I could live on hors d’oeuvres year round, and most of them would involve cheese. Actually, if I’m being honest, they could be only cheese platters, and I would die happy.
It doesn’t matter if the weather is warming up outside, to me there’s nothing much better than warm, melted cheese. It doesn’t have to be snowing outside for me to bake a brie. I guess the only exceptions are fondue and raclette, which I do limit to the cold months, but only because the meals end up lasting so long and being so heavy.
When when I do prepare a baked brie, or some kind of hot cheese canapes, I sometimes pair the cheese with a fig jam, a strawberry chutney, or a citus curd. Of course, that depends on the kind of cheese, but this following recipe for onion confit would go with everything from goat to cow cheeses, soft to hard cheeses, melted or not!
The onion confit is also a good condiment to serve with chicken, duck, pork, and grilled sausages. It would be really lovely served with a beautifully seared lobe of foie gras, alongside pate, or as a condiment in a sandwich of short ribs and brie. It’s really versatile.
Onion confit is sort of like a chutney, in that the onions are sweetened slightly. But because the onions are cooked in olive oil, and not caramelized, I’m calling it a confit. I hope you enjoy it!
1/4 cup olive oil
2 onions, thinly sliced
3 tablespoons sugar
1/2 teaspoon salt
3/4 cup red wine
3 tablespoons balsamic vinegar
1 tablespoon cherry syrup or ruby port
In a small saucepan, add the olive oil and heat it over medium heat. Add the onions, sugar, and salt and stir well. Cover the saucepan and turn the burner to the lowest setting. Cook the onions for 30 minutes.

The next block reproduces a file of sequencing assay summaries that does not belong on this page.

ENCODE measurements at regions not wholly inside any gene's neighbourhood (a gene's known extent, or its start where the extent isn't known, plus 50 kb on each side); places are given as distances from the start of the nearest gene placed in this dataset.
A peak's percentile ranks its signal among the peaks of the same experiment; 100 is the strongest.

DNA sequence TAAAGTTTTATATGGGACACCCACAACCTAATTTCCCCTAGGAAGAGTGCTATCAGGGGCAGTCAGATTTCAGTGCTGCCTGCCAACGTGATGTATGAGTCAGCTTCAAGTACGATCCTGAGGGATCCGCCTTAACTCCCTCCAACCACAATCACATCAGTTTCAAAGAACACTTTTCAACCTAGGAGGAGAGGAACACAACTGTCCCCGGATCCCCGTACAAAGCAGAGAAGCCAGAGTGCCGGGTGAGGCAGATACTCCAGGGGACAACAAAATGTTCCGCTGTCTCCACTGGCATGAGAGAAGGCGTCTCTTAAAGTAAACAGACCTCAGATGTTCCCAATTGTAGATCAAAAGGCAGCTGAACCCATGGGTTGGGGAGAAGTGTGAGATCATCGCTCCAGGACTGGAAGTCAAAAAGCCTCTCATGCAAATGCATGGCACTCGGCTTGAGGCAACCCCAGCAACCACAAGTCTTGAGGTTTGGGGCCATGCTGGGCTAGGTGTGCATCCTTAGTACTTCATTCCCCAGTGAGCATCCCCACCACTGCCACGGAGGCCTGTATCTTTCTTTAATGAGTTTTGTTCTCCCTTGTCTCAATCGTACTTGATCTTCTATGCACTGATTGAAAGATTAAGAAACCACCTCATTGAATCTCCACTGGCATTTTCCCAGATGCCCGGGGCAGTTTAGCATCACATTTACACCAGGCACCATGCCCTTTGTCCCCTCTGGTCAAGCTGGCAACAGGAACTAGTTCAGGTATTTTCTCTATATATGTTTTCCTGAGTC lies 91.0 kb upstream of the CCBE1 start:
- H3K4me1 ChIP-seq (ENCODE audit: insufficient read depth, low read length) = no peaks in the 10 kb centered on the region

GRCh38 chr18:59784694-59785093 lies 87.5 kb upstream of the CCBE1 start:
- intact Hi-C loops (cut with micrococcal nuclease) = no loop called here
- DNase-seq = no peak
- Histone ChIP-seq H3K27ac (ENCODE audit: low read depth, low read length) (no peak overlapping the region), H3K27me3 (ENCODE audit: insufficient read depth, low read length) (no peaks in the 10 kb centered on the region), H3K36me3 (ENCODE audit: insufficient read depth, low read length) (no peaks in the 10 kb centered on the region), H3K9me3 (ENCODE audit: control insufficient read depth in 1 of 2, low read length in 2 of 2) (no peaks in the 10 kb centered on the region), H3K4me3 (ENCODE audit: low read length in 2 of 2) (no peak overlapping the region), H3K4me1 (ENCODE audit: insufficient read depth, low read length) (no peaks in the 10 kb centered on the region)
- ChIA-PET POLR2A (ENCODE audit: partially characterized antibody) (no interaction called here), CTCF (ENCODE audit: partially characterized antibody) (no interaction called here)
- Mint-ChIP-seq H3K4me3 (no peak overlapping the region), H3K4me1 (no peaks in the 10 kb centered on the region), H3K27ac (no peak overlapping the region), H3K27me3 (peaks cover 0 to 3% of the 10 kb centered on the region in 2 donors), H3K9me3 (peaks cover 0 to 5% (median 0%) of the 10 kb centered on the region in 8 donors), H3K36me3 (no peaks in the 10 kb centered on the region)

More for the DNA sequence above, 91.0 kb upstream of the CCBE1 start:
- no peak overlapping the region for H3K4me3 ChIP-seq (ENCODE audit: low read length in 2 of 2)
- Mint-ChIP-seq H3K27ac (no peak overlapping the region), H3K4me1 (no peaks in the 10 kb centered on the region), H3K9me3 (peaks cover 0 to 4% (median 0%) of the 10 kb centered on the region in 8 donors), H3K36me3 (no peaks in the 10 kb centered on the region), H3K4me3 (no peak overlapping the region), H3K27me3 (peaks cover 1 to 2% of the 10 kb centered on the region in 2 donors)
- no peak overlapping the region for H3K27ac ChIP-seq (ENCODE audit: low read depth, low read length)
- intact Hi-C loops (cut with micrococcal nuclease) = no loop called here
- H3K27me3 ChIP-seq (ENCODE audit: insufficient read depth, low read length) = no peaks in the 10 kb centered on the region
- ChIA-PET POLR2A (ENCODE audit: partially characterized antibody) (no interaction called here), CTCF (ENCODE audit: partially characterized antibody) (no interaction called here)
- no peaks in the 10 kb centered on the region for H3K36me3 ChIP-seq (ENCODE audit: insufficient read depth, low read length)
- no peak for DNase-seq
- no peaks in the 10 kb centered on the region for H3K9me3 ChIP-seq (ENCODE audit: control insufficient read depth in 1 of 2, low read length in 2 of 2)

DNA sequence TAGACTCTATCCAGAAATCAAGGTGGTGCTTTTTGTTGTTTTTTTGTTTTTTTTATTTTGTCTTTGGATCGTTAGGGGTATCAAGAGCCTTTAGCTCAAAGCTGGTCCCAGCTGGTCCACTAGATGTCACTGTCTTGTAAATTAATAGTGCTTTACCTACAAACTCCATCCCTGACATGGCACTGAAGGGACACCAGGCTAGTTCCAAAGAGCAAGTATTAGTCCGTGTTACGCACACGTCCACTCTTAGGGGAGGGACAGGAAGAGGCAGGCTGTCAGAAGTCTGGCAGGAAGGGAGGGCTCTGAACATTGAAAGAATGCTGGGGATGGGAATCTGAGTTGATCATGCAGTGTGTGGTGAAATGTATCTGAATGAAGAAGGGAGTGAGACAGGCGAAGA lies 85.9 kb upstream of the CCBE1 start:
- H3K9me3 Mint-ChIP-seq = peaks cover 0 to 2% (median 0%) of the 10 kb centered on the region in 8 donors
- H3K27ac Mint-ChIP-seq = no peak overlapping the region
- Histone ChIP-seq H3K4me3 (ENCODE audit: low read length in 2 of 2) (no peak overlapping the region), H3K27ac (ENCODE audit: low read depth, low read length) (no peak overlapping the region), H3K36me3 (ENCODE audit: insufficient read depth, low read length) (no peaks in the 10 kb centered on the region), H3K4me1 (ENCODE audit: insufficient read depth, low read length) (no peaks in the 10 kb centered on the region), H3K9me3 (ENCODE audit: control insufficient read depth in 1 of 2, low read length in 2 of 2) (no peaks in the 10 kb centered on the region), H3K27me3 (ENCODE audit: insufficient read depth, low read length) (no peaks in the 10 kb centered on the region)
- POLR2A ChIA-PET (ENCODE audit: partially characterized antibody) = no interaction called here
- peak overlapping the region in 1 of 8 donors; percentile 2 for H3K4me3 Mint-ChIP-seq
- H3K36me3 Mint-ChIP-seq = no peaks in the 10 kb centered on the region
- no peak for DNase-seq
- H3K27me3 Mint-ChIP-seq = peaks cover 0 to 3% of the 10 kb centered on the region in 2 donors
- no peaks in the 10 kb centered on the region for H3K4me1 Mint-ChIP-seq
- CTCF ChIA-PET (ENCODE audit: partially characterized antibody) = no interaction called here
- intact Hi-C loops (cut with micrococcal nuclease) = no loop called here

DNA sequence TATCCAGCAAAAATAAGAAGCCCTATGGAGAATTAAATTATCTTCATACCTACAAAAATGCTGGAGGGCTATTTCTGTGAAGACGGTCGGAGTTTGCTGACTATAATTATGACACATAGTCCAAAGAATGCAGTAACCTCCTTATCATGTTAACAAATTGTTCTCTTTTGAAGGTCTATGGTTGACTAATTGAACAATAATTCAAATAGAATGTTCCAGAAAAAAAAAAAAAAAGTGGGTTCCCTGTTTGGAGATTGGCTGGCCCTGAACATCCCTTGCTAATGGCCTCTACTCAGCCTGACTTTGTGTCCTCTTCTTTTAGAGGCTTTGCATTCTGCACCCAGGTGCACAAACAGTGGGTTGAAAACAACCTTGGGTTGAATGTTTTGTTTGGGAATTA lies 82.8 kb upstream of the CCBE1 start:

Meanwhile, in a small bowl, place the red wine, balsamic vinegar, and the cherry syrup or port. The cherry syrup is fruity, the port adds flavor but also a subtle alcoholic component. You can play with just about any ingredient like grenadine, pomegranate juice, or maple syrup, adjusting amounts accordingly.
Pour this mixture into the onions, and cook, simmering the onions, for about 30 minutes, uncovered, stirring occasionally. The onions will end up a nice oily, sticky mess.
Cool the mixture completely, then place in a sterile jar. This recipe makes about 2 cups of confit. It can easily be doubled or tripled.
I am guessing that this onion confit would freeze successfully, but that’s if there’s any left. It’s really that good.
Onion confit topped on warm goat cheese, in the photo above, and on melted Fontina, in the photo below. It’s way better tasting than what it looks like, trust me.
note: this post was originally published 2 years ago.